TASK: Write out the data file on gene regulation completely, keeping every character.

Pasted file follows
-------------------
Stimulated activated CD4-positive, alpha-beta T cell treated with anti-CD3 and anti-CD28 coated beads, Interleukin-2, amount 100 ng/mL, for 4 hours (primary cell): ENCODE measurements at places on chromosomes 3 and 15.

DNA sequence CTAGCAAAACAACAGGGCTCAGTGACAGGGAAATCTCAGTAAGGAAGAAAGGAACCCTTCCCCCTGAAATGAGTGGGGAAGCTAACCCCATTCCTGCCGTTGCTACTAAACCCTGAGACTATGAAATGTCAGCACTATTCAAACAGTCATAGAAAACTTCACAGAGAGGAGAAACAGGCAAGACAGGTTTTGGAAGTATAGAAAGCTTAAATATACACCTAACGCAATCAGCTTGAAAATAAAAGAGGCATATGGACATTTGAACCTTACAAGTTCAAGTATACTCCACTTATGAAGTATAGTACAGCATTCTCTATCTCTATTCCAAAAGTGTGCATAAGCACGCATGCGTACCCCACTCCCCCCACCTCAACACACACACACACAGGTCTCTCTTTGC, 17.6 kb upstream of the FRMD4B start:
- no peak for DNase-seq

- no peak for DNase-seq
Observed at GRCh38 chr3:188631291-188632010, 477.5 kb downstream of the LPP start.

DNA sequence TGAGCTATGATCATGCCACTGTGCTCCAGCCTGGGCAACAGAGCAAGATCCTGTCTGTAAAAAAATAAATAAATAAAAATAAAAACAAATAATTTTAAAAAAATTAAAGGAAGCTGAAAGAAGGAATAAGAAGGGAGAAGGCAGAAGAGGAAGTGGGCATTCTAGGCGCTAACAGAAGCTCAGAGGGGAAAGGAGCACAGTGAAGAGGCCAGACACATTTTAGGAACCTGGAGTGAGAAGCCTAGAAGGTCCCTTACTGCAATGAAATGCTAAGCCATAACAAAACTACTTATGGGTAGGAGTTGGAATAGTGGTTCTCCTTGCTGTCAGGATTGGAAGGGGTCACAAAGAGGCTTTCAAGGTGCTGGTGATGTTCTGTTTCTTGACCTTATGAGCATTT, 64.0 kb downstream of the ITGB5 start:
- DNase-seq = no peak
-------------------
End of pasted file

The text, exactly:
Stimulated activated CD4-positive, alpha-beta T cell treated with anti-CD3 and anti-CD28 coated beads, Interleukin-2, amount 100 ng/mL, for 4 hours (primary cell): ENCODE measurements at places on chromosomes 3 and 15.

DNA sequence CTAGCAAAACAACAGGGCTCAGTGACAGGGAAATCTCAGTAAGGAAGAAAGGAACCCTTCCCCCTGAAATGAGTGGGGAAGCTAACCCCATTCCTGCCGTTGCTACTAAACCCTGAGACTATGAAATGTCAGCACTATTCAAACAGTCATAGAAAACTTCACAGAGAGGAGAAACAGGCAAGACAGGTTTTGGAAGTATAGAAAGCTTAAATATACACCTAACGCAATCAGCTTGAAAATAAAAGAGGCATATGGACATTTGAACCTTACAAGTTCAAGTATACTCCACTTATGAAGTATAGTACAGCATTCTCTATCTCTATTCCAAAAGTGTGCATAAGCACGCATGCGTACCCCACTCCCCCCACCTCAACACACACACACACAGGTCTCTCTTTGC, 17.6 kb upstream of the FRMD4B start:
- no peak for DNase-seq

- no peak for DNase-seq
Observed at GRCh38 chr3:188631291-188632010, 477.5 kb downstream of the LPP start.

DNA sequence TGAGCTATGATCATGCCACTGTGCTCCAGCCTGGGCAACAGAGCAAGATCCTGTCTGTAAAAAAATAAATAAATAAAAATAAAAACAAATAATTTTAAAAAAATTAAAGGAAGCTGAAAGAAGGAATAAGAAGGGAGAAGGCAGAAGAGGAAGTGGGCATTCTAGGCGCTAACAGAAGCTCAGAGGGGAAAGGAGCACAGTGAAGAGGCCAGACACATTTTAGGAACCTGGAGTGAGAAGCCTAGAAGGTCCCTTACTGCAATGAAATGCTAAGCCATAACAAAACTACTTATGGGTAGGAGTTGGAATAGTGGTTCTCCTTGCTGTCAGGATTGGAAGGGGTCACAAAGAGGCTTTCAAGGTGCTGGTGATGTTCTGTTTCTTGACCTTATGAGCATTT, 64.0 kb downstream of the ITGB5 start:
- DNase-seq = no peak